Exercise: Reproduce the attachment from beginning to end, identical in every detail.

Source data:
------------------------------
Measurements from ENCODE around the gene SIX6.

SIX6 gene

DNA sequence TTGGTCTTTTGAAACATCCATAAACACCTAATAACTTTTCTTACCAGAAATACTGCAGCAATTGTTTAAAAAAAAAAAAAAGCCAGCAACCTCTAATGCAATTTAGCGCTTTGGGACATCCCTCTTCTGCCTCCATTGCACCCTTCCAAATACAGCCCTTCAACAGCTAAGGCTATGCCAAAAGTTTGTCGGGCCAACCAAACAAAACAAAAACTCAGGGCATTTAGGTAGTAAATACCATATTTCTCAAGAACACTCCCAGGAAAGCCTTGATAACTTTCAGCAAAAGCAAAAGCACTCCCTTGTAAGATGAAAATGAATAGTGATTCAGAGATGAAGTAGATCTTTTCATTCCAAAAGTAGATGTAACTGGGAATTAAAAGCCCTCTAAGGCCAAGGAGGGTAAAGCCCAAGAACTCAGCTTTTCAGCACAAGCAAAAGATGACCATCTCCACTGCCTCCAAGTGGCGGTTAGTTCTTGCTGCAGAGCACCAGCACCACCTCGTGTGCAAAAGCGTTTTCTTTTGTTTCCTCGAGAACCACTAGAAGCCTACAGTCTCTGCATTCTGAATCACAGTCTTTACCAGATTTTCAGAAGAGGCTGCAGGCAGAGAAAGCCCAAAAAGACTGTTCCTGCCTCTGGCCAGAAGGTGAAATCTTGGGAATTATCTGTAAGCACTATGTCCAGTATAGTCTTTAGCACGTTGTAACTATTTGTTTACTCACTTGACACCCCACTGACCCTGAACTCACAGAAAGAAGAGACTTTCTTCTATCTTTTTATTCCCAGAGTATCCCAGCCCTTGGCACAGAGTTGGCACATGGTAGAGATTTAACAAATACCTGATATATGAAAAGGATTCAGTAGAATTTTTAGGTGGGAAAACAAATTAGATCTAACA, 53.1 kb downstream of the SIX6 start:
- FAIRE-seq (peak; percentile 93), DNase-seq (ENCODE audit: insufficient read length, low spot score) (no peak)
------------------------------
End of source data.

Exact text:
Measurements from ENCODE around the gene SIX6.

SIX6 gene

DNA sequence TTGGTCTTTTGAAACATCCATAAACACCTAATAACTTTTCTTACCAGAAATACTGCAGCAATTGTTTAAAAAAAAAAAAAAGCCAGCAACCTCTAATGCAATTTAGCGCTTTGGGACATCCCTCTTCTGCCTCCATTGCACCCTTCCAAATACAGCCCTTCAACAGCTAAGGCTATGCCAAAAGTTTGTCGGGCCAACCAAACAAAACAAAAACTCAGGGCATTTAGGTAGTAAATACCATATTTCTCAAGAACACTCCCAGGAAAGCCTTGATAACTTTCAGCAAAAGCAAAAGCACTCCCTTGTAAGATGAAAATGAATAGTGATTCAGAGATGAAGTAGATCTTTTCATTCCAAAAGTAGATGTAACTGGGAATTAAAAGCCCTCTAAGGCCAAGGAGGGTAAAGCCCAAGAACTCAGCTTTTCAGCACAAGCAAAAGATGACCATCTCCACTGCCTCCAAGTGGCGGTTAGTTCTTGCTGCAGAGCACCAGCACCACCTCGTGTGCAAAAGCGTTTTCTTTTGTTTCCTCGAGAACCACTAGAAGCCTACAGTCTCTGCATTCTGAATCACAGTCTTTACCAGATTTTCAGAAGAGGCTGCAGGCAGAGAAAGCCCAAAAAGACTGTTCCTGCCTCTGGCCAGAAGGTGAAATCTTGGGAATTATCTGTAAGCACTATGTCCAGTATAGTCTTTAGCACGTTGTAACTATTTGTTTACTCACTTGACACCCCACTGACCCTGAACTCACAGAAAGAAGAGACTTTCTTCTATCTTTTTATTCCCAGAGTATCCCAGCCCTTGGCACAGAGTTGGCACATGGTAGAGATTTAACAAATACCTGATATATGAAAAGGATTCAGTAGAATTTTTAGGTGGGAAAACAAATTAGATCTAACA, 53.1 kb downstream of the SIX6 start:
- FAIRE-seq (peak; percentile 93), DNase-seq (ENCODE audit: insufficient read length, low spot score) (no peak)